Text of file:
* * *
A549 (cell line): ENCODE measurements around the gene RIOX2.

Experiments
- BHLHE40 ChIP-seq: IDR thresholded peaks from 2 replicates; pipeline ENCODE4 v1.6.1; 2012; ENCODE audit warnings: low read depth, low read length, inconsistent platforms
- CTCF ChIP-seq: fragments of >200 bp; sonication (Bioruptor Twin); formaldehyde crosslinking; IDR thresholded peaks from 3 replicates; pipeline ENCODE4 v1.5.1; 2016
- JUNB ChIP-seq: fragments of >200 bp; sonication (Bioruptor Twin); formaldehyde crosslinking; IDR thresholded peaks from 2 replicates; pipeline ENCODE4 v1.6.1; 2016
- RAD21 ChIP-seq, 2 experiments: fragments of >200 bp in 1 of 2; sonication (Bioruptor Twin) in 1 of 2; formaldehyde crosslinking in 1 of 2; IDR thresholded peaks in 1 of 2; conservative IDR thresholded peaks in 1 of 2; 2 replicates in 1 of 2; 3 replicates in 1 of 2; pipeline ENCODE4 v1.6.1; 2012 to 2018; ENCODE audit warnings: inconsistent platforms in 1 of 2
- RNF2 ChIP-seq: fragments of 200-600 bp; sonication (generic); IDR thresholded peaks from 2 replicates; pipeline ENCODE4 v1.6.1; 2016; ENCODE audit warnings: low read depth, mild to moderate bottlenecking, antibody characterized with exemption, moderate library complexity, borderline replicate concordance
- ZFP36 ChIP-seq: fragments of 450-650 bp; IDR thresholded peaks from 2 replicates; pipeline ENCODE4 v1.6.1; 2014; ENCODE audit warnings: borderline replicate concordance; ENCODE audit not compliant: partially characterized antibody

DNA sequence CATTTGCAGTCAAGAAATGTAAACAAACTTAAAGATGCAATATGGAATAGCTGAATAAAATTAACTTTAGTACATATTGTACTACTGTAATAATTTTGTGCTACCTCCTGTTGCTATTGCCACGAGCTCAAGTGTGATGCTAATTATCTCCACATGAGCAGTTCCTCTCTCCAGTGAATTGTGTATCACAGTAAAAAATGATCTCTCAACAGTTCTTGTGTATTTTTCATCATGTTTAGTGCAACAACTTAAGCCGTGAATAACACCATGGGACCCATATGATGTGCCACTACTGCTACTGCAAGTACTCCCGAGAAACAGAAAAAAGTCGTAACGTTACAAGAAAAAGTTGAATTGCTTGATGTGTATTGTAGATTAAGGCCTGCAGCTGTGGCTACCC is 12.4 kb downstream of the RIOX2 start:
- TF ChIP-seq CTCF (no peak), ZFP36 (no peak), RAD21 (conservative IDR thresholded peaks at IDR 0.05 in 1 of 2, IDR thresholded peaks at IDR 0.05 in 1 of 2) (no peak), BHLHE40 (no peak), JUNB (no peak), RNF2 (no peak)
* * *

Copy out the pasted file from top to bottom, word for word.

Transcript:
A549 (cell line): ENCODE measurements around the gene RIOX2.

Experiments
- BHLHE40 ChIP-seq: IDR thresholded peaks from 2 replicates; pipeline ENCODE4 v1.6.1; 2012; ENCODE audit warnings: low read depth, low read length, inconsistent platforms
- CTCF ChIP-seq: fragments of >200 bp; sonication (Bioruptor Twin); formaldehyde crosslinking; IDR thresholded peaks from 3 replicates; pipeline ENCODE4 v1.5.1; 2016
- JUNB ChIP-seq: fragments of >200 bp; sonication (Bioruptor Twin); formaldehyde crosslinking; IDR thresholded peaks from 2 replicates; pipeline ENCODE4 v1.6.1; 2016
- RAD21 ChIP-seq, 2 experiments: fragments of >200 bp in 1 of 2; sonication (Bioruptor Twin) in 1 of 2; formaldehyde crosslinking in 1 of 2; IDR thresholded peaks in 1 of 2; conservative IDR thresholded peaks in 1 of 2; 2 replicates in 1 of 2; 3 replicates in 1 of 2; pipeline ENCODE4 v1.6.1; 2012 to 2018; ENCODE audit warnings: inconsistent platforms in 1 of 2
- RNF2 ChIP-seq: fragments of 200-600 bp; sonication (generic); IDR thresholded peaks from 2 replicates; pipeline ENCODE4 v1.6.1; 2016; ENCODE audit warnings: low read depth, mild to moderate bottlenecking, antibody characterized with exemption, moderate library complexity, borderline replicate concordance
- ZFP36 ChIP-seq: fragments of 450-650 bp; IDR thresholded peaks from 2 replicates; pipeline ENCODE4 v1.6.1; 2014; ENCODE audit warnings: borderline replicate concordance; ENCODE audit not compliant: partially characterized antibody

DNA sequence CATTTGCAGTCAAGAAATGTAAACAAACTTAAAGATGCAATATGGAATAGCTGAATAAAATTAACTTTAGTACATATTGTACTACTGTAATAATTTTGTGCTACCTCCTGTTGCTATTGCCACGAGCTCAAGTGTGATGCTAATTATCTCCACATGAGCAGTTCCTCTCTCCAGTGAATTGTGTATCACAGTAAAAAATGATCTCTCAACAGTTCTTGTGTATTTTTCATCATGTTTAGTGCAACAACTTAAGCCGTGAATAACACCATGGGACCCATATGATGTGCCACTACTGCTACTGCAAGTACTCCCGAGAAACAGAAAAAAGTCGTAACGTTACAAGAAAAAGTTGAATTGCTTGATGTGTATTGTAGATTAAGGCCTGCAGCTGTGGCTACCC is 12.4 kb downstream of the RIOX2 start:
- TF ChIP-seq CTCF (no peak), ZFP36 (no peak), RAD21 (conservative IDR thresholded peaks at IDR 0.05 in 1 of 2, IDR thresholded peaks at IDR 0.05 in 1 of 2) (no peak), BHLHE40 (no peak), JUNB (no peak), RNF2 (no peak)